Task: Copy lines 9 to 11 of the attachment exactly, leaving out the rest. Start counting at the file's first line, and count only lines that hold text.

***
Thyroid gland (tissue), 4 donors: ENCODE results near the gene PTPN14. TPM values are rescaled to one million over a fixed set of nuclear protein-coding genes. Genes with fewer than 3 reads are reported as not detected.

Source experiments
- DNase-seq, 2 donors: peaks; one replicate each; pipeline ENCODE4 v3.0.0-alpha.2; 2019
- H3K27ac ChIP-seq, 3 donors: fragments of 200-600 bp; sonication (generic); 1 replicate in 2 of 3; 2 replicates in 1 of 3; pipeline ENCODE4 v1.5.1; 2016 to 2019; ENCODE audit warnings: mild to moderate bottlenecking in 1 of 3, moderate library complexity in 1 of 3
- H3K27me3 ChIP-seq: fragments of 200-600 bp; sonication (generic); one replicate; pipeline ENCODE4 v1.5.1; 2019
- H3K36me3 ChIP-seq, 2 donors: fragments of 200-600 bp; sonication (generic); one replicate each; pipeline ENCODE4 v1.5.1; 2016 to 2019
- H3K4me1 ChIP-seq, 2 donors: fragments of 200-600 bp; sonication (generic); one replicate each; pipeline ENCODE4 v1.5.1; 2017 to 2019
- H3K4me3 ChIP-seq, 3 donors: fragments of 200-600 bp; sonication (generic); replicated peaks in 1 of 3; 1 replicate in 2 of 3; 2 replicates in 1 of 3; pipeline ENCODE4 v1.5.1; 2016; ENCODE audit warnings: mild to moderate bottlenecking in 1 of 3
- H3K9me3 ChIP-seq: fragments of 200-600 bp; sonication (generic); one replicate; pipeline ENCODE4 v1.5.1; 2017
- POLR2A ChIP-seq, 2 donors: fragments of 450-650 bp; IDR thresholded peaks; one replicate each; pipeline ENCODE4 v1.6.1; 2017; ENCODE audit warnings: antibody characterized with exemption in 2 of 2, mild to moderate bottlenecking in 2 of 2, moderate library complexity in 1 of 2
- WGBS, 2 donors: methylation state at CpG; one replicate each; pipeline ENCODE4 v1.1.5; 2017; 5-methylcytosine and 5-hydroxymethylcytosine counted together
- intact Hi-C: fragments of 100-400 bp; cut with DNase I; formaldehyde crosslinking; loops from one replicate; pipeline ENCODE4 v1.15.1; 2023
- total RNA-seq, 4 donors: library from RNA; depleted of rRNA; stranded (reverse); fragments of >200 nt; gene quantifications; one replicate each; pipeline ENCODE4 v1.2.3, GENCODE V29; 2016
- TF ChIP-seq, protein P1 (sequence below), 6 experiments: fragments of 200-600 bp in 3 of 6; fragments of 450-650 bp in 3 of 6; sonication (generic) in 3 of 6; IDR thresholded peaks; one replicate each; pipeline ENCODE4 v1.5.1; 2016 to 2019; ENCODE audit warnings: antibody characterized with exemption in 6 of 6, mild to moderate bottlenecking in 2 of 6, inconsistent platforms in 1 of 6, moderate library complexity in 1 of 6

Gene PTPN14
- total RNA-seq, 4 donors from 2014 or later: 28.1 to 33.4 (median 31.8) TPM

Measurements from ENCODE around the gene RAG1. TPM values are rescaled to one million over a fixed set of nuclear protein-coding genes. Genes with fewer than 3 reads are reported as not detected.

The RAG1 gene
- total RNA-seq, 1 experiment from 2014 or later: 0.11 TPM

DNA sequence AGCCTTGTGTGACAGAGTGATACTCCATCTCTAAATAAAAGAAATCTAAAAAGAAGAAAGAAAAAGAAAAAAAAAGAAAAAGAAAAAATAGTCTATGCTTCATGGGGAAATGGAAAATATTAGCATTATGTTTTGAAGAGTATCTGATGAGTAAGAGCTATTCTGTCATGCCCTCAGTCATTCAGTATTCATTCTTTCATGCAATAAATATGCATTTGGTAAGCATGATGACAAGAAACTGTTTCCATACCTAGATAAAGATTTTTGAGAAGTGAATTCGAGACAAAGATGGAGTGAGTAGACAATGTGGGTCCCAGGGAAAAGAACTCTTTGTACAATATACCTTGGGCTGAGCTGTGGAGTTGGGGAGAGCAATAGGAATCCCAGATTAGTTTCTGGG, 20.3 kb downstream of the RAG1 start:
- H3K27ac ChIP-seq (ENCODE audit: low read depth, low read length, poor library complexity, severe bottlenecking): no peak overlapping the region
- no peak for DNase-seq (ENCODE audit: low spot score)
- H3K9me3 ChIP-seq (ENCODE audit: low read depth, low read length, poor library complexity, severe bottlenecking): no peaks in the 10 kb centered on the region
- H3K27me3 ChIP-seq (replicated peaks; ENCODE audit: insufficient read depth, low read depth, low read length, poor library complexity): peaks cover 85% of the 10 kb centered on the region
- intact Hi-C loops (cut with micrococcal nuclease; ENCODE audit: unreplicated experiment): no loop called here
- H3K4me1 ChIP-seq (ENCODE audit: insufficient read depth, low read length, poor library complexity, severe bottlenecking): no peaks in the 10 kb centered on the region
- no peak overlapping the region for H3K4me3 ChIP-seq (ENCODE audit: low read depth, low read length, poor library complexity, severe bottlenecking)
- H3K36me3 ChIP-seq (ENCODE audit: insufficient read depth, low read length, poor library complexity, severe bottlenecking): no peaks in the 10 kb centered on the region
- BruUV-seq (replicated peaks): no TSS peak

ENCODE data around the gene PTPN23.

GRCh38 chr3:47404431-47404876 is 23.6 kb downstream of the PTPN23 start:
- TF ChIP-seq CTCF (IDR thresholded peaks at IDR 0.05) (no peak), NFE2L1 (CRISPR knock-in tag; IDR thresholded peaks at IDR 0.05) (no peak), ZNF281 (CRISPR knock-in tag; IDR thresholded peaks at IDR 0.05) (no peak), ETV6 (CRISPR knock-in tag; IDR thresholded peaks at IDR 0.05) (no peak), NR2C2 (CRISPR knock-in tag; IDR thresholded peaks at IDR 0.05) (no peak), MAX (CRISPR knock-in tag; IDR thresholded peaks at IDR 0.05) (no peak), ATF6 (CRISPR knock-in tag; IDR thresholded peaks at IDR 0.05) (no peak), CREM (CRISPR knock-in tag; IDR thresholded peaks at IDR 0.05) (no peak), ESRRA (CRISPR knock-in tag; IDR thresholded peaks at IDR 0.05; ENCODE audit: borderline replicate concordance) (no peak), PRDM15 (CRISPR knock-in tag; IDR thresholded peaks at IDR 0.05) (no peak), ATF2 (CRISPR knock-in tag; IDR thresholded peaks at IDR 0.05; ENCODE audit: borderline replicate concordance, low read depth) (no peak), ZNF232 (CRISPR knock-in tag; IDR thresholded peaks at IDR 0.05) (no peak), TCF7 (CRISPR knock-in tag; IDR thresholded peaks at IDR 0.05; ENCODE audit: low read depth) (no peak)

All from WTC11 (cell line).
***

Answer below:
- H3K9me3 ChIP-seq: fragments of 200-600 bp; sonication (generic); one replicate; pipeline ENCODE4 v1.5.1; 2017
- POLR2A ChIP-seq, 2 donors: fragments of 450-650 bp; IDR thresholded peaks; one replicate each; pipeline ENCODE4 v1.6.1; 2017; ENCODE audit warnings: antibody characterized with exemption in 2 of 2, mild to moderate bottlenecking in 2 of 2, moderate library complexity in 1 of 2
- WGBS, 2 donors: methylation state at CpG; one replicate each; pipeline ENCODE4 v1.1.5; 2017; 5-methylcytosine and 5-hydroxymethylcytosine counted together